Van Horn, Deifel: Being away from team the hardest part

By: Scottie Bordelon Scottie Bordelon's Twitter account
Published: Wednesday, March 18, 2020
Arkansas coach Courtney Deifel watches from the third-base coaches box against Southeast Missouri Thursday, Feb. 21, 2019, during the fourth inning at Bogle Park on the university campus in Fayetteville.
( Andy Shupe)
Arkansas coach Courtney Deifel watches from the third-base coaches box against Southeast Missouri Thursday, Feb. 21, 2019, during the fourth inning at Bogle Park on the university campus in Fayetteville.

FAYETTEVILLE — In a perfect world, Arkansas softball coach Courtney Deifel would be preparing and gameplanning for the Razorbacks' three-game series at Missouri this weekend.

The Tigers began SEC play earlier this month with a convincing sweep of Ole Miss and stood at 19-7 prior to the cancellation of spring sports across the country due to the spread of covid-19.

But instead of being wrapped up in pitching matchups and possible lineup adjustments, Deifel is home doing her best to keep her two young boys, ages 2 and 4, from fighting one another and out of trouble as the popular Disney movie Frozen 2 plays in the background.

That is her new reality with no games to be played, practices to plan or face-to-face interactions with Razorbacks players and staff.

This Arkansas team, which was 18-6 overall and gearing up to make a push toward a fourth consecutive NCAA Tournament appearance under Deifel, was one of her favorite groups she has had the opportunity to coach.

"That's the hardest part, not being around the players," she said Wednesday on a teleconference that included Dave Van Horn, Lance Harter and Chris Bucknam. "When we made the conference call to announce the end of the season, the girls were all saying they wish they could see everyone's faces. I think that's the hardest part, not being around them.

"It's one of the most united groups. They are really close and just committed to the program and doing what's best for the program and everyone. So that's the hardest part, not seeing them every day. They are 20 sisters and 20 best friends."

Moving forward, Deifel said everyone in the program is working to find ways to stay connected and fill the void of a lost season. She also wants players to keep perspective and make sure they are doing their small part in the grand scheme of things to get through this situation.

Deifel estimated that half of her players are still in Fayetteville, and half have returned home. She added that her team has handled the disappointments of last week very well.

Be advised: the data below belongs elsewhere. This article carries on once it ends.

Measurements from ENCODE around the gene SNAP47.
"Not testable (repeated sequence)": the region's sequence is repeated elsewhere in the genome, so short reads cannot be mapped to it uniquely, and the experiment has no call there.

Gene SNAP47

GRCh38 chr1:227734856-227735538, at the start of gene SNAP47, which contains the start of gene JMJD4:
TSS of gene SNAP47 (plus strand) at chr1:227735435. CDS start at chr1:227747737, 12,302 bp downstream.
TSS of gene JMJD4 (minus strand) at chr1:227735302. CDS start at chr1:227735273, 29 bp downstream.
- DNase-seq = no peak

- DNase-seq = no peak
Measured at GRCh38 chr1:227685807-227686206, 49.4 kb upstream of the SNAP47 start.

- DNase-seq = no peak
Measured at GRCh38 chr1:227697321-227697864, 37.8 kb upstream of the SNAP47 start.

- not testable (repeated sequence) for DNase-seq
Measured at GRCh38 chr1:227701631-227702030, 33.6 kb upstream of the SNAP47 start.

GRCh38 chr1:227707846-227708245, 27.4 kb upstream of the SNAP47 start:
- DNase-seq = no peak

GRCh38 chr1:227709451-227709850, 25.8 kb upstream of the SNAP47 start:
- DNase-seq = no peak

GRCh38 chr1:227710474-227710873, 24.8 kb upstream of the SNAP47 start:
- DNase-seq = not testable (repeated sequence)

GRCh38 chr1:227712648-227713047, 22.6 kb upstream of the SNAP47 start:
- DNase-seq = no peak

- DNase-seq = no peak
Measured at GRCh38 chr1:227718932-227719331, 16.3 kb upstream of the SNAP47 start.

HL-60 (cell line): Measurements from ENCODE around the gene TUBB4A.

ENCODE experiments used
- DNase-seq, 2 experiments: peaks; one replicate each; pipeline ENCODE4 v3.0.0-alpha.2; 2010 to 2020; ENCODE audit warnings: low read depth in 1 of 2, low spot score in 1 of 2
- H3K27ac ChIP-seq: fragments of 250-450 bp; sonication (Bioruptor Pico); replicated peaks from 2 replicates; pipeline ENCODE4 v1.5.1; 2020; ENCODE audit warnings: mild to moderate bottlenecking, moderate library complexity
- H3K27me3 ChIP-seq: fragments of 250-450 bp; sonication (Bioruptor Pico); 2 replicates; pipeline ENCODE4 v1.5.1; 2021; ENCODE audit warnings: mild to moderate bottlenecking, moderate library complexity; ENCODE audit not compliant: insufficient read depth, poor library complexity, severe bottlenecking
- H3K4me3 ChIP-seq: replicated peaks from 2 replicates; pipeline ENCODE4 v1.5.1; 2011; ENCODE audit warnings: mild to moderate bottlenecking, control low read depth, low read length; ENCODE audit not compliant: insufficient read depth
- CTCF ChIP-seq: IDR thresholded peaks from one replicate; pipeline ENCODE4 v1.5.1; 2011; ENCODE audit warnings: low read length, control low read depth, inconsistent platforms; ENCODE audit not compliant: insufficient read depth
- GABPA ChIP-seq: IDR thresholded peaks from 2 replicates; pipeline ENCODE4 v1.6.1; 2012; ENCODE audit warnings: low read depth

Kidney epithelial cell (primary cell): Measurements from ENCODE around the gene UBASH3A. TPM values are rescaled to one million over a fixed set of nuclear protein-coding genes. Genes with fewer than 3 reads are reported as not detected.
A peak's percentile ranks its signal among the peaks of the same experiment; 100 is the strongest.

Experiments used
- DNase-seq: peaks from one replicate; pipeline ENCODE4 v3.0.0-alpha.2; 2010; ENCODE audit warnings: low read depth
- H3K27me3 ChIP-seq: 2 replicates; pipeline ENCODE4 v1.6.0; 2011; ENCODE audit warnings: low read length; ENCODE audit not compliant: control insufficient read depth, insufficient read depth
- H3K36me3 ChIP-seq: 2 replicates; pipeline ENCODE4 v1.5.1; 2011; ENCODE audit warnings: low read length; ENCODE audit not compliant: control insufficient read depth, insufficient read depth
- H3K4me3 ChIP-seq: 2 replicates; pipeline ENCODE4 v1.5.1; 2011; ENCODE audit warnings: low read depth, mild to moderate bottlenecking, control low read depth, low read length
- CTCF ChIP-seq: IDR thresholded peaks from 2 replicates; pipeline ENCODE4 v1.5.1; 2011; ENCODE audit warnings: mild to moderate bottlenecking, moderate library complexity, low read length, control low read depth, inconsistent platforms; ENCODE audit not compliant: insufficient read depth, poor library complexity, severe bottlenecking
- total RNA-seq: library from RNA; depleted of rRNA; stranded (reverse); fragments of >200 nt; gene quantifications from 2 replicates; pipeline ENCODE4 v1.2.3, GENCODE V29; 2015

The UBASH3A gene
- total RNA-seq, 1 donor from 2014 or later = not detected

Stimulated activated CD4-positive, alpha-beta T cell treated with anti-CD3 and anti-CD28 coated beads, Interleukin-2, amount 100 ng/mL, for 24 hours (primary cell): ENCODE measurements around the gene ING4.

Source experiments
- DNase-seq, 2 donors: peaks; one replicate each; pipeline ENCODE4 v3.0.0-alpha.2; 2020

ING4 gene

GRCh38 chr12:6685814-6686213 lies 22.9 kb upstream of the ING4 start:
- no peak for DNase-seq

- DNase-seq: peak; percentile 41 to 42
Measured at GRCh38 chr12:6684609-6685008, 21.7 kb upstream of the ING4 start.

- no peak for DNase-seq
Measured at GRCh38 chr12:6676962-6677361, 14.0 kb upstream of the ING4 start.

"It's heartbreaking that our team and all the teams worked their butts off for this season, and it's been one of the craziest years in college softball to start," said Deifel, who was once interrupted during the call by one of her sons asking to use the restroom. "I think all of us were really excited to see the season through, just with the parity and the strength across the country, but that's still going to be here next year.

"It's just the time off and making the most of it, and making sure we're in the right mindset to move forward when we're allowed to."

Meanwhile, Razorbacks baseball coach Dave Van Horn, who won his 700th game at Arkansas on March 11 against Grand Canyon, has been on the phone a lot of late, speaking with coaches. He has visited his office at Baum-Walker Stadium some, too.

In an effort to calm down, he said, he has been exercising and working on his land, just trying to break a sweat.

The brotherhood of the locker room and being around players and coaches daily is a way of life, he said. For now, that has been taken away, and it is a tough pill to swallow.

"You’re used to being around them every day," said Van Horn, who does not expect Casey Martin, Casey Opitz and Heston Kjerstad to return to the program. "As coaches, usually this time of year we’re traveling, we’re in hotels, we’re on the road more than any sport at the university, I would think, with six days on and one day off. The one day off, those guys come to the field.

"They like being down there, they like being in the locker room. ... That’s probably the thing if you talk to any athlete that they miss (most) - the locker room and being around the guys and just the whole atmosphere and the camaraderie."

It is a part of the game Van Horn already misses, and he feels most for his players. When he addressed the team last Friday, he was met with looks of devastation around the clubhouse. Most in the room were in shock, he said.

"Normally I stand up when I talk to the team. I sat down because it was tough," Van Horn added. "For me personally, you just didn’t get to finish the book."


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